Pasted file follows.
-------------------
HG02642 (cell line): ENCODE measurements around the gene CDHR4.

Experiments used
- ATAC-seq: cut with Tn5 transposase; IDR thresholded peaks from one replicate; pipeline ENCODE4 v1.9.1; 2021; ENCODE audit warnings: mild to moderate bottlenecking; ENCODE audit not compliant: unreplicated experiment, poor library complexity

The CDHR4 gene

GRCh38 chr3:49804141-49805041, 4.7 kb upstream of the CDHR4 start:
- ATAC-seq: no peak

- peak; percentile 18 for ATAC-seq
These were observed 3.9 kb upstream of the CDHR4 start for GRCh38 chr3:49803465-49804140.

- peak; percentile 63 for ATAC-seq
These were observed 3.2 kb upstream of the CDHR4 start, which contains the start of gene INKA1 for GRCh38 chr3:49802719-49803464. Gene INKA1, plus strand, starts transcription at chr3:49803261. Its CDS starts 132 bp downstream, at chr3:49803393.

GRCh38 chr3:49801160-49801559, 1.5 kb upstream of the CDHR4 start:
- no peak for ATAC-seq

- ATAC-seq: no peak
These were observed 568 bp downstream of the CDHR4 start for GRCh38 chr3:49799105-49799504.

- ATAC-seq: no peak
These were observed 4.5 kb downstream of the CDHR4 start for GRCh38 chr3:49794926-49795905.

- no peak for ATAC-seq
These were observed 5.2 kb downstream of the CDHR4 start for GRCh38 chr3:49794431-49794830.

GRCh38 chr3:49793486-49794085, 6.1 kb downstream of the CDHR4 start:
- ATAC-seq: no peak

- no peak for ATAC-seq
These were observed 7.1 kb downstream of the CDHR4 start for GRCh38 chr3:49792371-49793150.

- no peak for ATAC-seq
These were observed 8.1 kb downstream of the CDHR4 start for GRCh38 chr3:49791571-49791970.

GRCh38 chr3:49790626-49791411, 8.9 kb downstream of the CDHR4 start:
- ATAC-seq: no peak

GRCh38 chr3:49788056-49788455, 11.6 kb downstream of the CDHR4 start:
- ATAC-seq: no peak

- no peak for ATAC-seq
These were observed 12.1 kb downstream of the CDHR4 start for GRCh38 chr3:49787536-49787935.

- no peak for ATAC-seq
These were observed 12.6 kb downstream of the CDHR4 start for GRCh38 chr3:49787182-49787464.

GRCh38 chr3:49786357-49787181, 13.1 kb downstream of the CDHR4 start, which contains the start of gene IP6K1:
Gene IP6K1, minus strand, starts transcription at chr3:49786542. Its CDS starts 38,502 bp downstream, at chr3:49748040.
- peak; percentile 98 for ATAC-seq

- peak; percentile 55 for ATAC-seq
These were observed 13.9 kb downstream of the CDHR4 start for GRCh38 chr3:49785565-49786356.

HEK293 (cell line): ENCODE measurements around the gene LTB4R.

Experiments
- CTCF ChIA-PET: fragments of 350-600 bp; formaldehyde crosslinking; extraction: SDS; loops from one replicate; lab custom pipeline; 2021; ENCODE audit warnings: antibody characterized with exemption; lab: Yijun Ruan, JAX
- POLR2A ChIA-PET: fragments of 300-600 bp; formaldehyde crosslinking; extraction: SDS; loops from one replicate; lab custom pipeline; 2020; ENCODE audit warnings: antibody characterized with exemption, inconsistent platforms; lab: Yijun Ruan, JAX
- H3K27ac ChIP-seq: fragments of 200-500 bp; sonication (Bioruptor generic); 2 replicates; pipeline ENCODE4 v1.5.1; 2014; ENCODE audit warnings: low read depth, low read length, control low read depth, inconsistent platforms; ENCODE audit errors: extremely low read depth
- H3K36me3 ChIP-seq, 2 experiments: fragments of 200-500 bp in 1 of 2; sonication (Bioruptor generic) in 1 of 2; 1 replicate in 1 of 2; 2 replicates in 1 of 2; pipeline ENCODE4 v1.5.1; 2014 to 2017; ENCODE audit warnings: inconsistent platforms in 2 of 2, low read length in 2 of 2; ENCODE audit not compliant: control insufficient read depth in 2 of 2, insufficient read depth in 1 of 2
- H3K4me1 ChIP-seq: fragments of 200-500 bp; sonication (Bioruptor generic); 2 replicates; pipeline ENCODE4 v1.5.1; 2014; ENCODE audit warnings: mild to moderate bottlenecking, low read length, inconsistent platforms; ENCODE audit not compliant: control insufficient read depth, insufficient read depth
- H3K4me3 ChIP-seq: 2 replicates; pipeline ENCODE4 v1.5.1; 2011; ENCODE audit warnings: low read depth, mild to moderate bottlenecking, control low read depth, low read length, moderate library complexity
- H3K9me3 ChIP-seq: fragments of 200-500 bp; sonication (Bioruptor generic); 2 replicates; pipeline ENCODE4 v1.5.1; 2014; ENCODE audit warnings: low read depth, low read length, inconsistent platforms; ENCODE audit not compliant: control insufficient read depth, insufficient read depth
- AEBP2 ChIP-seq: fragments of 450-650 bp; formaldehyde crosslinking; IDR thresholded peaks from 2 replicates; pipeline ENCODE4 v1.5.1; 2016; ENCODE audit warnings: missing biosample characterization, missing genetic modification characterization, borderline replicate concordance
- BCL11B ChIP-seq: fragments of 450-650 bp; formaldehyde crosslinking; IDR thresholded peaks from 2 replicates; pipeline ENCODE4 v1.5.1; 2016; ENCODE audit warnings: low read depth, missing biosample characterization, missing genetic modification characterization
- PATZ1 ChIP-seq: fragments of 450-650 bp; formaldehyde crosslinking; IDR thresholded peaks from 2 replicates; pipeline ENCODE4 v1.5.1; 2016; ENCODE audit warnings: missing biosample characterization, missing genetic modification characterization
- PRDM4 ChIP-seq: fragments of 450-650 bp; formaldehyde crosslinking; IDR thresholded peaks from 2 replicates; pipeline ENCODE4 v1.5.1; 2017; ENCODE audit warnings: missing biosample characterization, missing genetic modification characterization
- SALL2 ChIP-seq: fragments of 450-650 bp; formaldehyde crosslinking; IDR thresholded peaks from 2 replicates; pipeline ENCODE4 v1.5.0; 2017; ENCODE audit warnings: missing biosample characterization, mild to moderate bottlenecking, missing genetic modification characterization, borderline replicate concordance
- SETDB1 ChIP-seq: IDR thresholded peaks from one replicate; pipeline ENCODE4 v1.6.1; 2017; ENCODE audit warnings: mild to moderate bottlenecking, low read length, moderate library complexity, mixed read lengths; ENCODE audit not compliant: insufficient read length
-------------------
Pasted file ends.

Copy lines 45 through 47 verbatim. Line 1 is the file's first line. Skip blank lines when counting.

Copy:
- H3K4me3 ChIP-seq: 2 replicates; pipeline ENCODE4 v1.5.1; 2011; ENCODE audit warnings: low read depth, mild to moderate bottlenecking, control low read depth, low read length, moderate library complexity
- H3K9me3 ChIP-seq: fragments of 200-500 bp; sonication (Bioruptor generic); 2 replicates; pipeline ENCODE4 v1.5.1; 2014; ENCODE audit warnings: low read depth, low read length, inconsistent platforms; ENCODE audit not compliant: control insufficient read depth, insufficient read depth
- AEBP2 ChIP-seq: fragments of 450-650 bp; formaldehyde crosslinking; IDR thresholded peaks from 2 replicates; pipeline ENCODE4 v1.5.1; 2016; ENCODE audit warnings: missing biosample characterization, missing genetic modification characterization, borderline replicate concordance